What Putin’s new hypersonic weapon means for America

Russia retains growing capability in boutique war-fighting areas. That said, Russian President Vladimir Putin’s newest missile system is designed to grab American attention far more than it is to advance Russia’s nuclear destructive capability.

I note this in light of Russia’s apparently successful Avangard hypersonic weapons test on Wednesday. The Avangard is a hypersonic warhead re-entry vehicle that is designed to outpace and outmaneuver U.S. missile defense systems. Announcing that the Avangard will now be deployed with frontline units, Putin pledged that U.S. missile defense systems are now impotent. That’s because the Avangard would supposedly allow nuclear warhead re-entry vehicles to escape any kind of U.S. interceptor vehicle. The extension of Putin’s confidence is that Russia can now match or overmatch the U.S. in a full-scale nuclear conflict.

But Putin is only half right. While the Avangard is an impressive program that outmatches any hypersonic system in the U.S. military, Russian nuclear targeting, logistics, and strike capabilities remain inferior to America’s (although the targeting element is improving). That’s largely because Russian fleet ballistic missile submarines are too loud, Russian strategic bomber aircraft are too old, and Russian military professionalism is too unpredictable. In turn, the U.S. would likely be victorious in a nuclear war with Russia, even if the costs of that war to the U.S. civilian population would be utterly horrific.

The Avangard system does allow Putin to send a message to the U.S. that he remains committed to resourcing a near-peer warfighting threat to America. While Putin publicly blames U.S. missile defense systems for his development of Avangard, he knows full well that those defense systems were never a threat to Russia’s nuclear capability in the first place. In the event of war, the Russians could overwhelm U.S. defense systems, which are designed to deal with small-scale attacks from evolving nuclear threat actors such as North Korea and Iran). Yet Avangard-type platforms do enable Russia and China (which is also actively developing its own hypersonic reentry vehicle system) to threaten the U.S. in other areas.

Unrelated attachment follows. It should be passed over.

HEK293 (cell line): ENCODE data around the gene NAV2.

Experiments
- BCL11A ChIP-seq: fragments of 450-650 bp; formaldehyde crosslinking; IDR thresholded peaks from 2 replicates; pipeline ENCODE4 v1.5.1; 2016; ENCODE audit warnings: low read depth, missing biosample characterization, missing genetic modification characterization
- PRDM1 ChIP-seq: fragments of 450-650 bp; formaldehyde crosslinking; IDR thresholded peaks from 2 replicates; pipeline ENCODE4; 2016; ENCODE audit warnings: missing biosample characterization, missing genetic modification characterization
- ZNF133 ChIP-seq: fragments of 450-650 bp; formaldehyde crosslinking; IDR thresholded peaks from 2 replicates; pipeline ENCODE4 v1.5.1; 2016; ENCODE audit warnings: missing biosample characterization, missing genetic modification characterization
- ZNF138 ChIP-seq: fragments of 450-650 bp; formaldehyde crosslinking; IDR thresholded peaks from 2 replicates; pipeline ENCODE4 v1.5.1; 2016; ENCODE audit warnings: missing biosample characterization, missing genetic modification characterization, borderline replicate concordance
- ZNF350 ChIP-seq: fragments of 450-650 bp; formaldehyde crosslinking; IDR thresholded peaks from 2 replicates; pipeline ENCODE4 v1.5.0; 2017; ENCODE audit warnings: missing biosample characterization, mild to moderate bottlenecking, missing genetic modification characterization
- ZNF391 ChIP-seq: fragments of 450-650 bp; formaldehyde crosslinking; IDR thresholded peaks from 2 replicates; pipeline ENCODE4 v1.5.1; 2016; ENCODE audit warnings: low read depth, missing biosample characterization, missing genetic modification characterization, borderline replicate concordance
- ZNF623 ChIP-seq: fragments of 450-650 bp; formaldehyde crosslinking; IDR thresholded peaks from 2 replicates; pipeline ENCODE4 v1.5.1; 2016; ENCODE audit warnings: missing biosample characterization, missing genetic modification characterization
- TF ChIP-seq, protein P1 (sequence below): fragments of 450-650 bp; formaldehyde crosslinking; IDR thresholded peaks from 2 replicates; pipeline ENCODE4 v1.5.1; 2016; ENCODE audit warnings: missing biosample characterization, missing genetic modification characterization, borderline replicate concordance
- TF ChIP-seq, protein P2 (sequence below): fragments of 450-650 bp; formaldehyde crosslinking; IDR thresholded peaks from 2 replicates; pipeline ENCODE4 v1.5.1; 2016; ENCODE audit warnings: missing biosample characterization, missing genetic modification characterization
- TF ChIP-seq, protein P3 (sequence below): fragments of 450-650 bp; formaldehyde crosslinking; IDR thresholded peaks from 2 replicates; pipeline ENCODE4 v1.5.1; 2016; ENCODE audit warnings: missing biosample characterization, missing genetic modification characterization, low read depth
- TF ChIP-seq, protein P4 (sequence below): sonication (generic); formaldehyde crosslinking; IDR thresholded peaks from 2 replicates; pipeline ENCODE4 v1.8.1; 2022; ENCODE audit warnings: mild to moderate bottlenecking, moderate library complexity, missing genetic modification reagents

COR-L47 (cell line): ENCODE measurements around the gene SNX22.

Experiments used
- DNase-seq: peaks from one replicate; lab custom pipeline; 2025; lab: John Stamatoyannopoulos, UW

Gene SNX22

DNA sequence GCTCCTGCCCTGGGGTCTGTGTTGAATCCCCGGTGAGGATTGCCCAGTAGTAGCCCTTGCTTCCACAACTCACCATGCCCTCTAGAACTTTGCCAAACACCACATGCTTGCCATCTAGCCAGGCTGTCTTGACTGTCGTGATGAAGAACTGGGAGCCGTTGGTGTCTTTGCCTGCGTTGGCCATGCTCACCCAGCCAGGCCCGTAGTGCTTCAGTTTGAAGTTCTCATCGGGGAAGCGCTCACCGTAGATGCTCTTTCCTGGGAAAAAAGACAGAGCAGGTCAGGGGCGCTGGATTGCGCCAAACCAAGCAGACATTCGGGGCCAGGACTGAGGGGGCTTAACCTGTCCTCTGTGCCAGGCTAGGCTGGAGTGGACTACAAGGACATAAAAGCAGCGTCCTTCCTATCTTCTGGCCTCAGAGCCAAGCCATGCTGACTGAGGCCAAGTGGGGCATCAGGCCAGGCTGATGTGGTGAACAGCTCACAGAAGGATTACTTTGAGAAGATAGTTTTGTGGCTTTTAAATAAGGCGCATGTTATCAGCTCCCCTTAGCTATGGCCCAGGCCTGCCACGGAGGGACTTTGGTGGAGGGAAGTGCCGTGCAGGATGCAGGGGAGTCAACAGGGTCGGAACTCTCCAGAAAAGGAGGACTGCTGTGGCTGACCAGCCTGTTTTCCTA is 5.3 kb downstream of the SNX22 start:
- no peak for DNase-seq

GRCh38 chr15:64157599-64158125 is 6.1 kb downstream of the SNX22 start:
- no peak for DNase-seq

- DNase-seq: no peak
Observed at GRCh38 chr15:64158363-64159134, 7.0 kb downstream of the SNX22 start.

Over the next decade expect Moscow and Beijing to use their existing hypersonic technology to develop greater non-nuclear standoff strike capabilities against key U.S. assets such as major military command headquarters or aircraft carriers. The next secretary of defense must demand high-priority returns on investment from U.S. defense contractors working to counter these threats.

Ultimately, the Avangard is a tanglble reminder that Russia and China are America’s two primary adversaries. They must be deterred with U.S. military capability and command skill.

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